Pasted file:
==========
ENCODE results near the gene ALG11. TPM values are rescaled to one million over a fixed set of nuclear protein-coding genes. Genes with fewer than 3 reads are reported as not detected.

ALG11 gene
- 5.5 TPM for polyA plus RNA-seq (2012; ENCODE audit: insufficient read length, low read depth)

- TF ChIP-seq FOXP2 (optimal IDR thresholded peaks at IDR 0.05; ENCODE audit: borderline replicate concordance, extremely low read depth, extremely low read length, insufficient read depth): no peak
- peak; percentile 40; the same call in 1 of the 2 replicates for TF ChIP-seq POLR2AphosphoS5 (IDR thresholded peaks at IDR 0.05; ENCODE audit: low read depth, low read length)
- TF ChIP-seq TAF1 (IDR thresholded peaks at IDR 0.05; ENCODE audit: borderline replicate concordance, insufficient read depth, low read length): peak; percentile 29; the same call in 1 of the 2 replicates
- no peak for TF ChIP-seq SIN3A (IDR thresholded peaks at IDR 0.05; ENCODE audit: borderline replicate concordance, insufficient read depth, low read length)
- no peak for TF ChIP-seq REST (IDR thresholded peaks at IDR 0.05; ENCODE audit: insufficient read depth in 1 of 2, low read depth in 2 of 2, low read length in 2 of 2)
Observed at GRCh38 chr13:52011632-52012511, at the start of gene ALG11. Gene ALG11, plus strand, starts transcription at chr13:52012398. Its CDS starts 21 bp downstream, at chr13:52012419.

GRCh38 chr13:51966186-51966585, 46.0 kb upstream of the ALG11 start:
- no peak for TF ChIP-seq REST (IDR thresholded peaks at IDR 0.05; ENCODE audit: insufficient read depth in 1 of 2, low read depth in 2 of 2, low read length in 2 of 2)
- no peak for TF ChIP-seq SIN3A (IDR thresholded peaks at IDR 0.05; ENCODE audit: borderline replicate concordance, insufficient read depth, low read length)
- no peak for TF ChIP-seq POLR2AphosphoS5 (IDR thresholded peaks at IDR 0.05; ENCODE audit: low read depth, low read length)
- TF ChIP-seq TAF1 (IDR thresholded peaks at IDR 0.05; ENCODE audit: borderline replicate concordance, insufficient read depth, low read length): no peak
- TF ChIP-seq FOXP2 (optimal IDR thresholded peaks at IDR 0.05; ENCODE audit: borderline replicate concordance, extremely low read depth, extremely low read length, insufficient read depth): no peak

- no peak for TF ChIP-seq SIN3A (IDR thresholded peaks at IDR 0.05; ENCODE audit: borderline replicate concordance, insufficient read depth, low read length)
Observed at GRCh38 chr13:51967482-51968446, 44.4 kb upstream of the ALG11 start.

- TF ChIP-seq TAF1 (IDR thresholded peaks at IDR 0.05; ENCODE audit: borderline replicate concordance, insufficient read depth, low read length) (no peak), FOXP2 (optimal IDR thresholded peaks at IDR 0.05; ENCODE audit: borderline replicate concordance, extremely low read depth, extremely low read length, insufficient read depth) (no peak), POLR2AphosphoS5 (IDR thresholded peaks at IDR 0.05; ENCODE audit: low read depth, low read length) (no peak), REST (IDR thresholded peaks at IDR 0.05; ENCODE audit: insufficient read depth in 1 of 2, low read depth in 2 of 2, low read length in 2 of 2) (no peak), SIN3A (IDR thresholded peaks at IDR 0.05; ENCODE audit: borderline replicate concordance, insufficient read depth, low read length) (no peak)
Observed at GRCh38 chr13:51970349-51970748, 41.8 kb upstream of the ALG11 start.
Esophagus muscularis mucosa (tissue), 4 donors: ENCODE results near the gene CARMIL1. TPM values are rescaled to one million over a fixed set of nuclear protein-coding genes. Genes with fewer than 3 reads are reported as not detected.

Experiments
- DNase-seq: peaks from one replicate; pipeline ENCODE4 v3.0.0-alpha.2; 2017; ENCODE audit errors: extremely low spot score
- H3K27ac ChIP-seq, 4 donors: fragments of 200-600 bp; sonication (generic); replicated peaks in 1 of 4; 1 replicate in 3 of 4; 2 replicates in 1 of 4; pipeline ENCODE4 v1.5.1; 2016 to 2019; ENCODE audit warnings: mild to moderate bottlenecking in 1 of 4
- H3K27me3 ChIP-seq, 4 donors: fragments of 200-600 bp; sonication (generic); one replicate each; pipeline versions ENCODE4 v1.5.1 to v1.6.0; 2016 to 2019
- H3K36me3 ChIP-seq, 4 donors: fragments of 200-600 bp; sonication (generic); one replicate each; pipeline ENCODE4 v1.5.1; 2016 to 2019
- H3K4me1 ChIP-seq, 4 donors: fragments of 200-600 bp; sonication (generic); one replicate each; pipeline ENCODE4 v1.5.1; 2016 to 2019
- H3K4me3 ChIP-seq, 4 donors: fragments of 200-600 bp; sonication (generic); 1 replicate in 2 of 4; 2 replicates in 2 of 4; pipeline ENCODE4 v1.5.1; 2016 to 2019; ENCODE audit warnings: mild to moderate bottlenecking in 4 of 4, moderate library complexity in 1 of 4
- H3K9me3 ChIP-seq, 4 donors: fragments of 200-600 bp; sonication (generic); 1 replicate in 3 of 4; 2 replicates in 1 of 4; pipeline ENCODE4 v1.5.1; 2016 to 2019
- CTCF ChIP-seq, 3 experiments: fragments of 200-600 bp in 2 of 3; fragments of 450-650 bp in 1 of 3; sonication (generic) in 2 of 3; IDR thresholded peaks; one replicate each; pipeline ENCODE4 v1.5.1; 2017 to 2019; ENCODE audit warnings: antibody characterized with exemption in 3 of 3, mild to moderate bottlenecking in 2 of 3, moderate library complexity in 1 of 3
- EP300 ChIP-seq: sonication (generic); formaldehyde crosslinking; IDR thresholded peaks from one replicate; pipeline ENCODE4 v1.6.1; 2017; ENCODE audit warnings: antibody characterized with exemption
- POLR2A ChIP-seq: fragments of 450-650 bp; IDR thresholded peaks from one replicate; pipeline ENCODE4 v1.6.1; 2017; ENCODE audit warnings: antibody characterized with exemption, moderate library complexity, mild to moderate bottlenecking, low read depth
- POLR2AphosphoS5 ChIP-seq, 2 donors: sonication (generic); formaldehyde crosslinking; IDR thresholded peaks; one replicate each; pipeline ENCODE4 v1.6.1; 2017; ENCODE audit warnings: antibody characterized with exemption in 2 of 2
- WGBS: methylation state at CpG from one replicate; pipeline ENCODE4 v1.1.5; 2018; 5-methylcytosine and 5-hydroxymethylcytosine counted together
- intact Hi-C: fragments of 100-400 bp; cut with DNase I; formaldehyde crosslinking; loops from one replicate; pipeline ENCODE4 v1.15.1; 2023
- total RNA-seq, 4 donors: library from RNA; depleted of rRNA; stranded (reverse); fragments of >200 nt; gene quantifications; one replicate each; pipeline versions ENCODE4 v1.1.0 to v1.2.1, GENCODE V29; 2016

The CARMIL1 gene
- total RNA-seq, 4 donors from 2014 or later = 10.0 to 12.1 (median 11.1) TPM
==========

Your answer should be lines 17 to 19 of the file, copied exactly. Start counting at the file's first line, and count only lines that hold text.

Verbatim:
Observed at GRCh38 chr13:51967482-51968446, 44.4 kb upstream of the ALG11 start.

- TF ChIP-seq TAF1 (IDR thresholded peaks at IDR 0.05; ENCODE audit: borderline replicate concordance, insufficient read depth, low read length) (no peak), FOXP2 (optimal IDR thresholded peaks at IDR 0.05; ENCODE audit: borderline replicate concordance, extremely low read depth, extremely low read length, insufficient read depth) (no peak), POLR2AphosphoS5 (IDR thresholded peaks at IDR 0.05; ENCODE audit: low read depth, low read length) (no peak), REST (IDR thresholded peaks at IDR 0.05; ENCODE audit: insufficient read depth in 1 of 2, low read depth in 2 of 2, low read length in 2 of 2) (no peak), SIN3A (IDR thresholded peaks at IDR 0.05; ENCODE audit: borderline replicate concordance, insufficient read depth, low read length) (no peak)
Observed at GRCh38 chr13:51970349-51970748, 41.8 kb upstream of the ALG11 start.